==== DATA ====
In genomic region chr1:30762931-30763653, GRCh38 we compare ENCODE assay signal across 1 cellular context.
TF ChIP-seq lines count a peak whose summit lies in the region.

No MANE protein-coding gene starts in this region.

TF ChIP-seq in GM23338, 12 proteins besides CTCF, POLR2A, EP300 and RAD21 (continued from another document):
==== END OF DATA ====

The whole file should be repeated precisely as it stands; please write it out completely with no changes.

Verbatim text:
In genomic region chr1:30762931-30763653, GRCh38 we compare ENCODE assay signal across 1 cellular context.
TF ChIP-seq lines count a peak whose summit lies in the region.

No MANE protein-coding gene starts in this region.

TF ChIP-seq in GM23338, 12 proteins besides CTCF, POLR2A, EP300 and RAD21 (continued from another document):